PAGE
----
I know there are some paid search marketers who are okay with appearing lower in the search results because they know it is cheaper. That is perfectly fine if that fits your budget and multi-channel strategy. However, 1) if you really want to gain traffic from a set of keywords, 2) you need to defend your brand search results against other sites, or 3) you need to gain traffic from mobile searches. This is one of the most important things you should focus on when it comes to a competitive strategy.
How This Looks in the SERP
Just to make sure we are all on the same page, here is where you would see an "Absolute Top" ad versus a "Top" ad within a search results page. You can see the Top includes the four-pack of ads that appear above the map result. Absolute Top is the very first ad. On a desktop, the first ad usually gets more space and their site links will show.
A couple of years ago, this was a bidding game where you would have to constantly come in and check your average position and up your bids in increments. However, now both Google Ads and Search Ads 360 offer automated bid strategies that help you dominate either position with a percentage of your choosing. I have used the bid strategies in both UIs and have seen excellent results. Most importantly, they have given me peace of mind that we will not lose our ranking over the weekend or during a crazy time like Black Friday.
But What About Mobile
As we all know, users are turning more and more to their phones to perform searches. Marketers need to keep up and consider this screen size with their paid search strategy—especially if your goal is to outrank competitors.
Below is a B2B search on mobile. You can see that the first ad, or Absolute Top ad, is really the only one that shows. This makes this position even more important and something worth considering when you think about your competitive strategy.
Now if we go back to our "mens shoes search," but for mobile—you can see this is a different ball game. In this case, the Shopping ads are the ones that appear first and take up the entire screen. If the user scrolls down, that is when they get to see the first set of ads. Below that is a map of nearby stores. THEN there are organic listings. In this case, if you want to appear in that initial view, you would need to look at the competitive metrics for your shopping campaigns and work on those bids.
How to Analyze Shopping Competitive Metrics
If I wanted to dig into my competitive metrics for Shopping, I would follow the same steps as we walked through above. Just note that Google does not provide as much insight as they do with search ads, but we can still make some assumptions.
Knowing that there are no keywords in Shopping, I am going to drill down to the product group I am most interested in and use those metrics to make an educated guess.
Starting with our impression share metrics, we are able to see that we are in the very first PLA position less than 10 percent of the time. And we can see that our shopping impression share is 15.8 percent. So overall, we have a lot of room to grow if we have the budget to support it. It’s a lot harder to be competitive in Shopping due to its nature, but you can still achieve a higher impression share for your core products.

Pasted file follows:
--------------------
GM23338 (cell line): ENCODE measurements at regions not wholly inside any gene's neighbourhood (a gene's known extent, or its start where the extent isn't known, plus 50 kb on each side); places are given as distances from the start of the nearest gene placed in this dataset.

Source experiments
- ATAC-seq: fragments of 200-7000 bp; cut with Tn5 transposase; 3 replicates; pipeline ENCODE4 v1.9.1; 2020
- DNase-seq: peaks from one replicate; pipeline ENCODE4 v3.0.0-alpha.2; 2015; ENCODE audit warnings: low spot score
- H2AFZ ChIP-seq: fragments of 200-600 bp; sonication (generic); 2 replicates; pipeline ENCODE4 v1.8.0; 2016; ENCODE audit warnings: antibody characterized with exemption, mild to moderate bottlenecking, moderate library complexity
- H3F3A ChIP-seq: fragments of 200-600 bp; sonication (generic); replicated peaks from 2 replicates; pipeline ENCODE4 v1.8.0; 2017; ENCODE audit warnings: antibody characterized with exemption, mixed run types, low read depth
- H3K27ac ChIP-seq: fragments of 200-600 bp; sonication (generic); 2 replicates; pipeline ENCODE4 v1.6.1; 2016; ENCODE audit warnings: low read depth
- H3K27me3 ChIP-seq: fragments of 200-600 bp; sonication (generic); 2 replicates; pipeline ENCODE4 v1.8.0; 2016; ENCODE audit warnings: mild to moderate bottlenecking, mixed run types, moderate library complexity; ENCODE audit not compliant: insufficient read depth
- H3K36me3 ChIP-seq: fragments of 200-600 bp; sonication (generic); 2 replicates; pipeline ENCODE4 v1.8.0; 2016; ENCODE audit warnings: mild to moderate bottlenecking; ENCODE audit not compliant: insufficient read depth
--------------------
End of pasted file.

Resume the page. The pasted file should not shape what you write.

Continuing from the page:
Then, we'd check our device report and see where our impressions are. In this case, 81 percent of our impressions are on mobile.
My final step would be to look at the Auction Insights report and see what brands we are competing against. If they are brands that share a similar consumer, I might use this information to get more aggressive with my bids—especially on mobile.
One Last Reporting Tip
To wrap this up, let's go over a different way to look at the data. If you are interested in seeing how competitive metrics trend over time, you can easily build this out in a couple of steps.
First, go to the custom report section within Google Ads. Add the metrics of interest, segment by day, and then download them into a spreadsheet. From here, you can build a pivot table and chart the data.
In the example above, I pulled the Top of Page Rate by day. We can see that our website and competitor 2 are consistently competing in these ad spaces. It also looks like I never had a dip below 80 percent—I can make 80 percent my benchmark moving forward.
However, it is hard to ignore Competitor 1 in this chart because they recently shot up and joined us at the top of page section. This alerts me that I need to be looking out for them because there's a chance they changed their bidding strategy or obtained more budget. This means, my competition is not just with one site anymore, it is now with two.
If you can dedicate two hours per week for these three spot checks, you'll be able to fend off competitors, rank your brand's ad in paid search auctions, and drive cost-effective new traffic and leads to your business.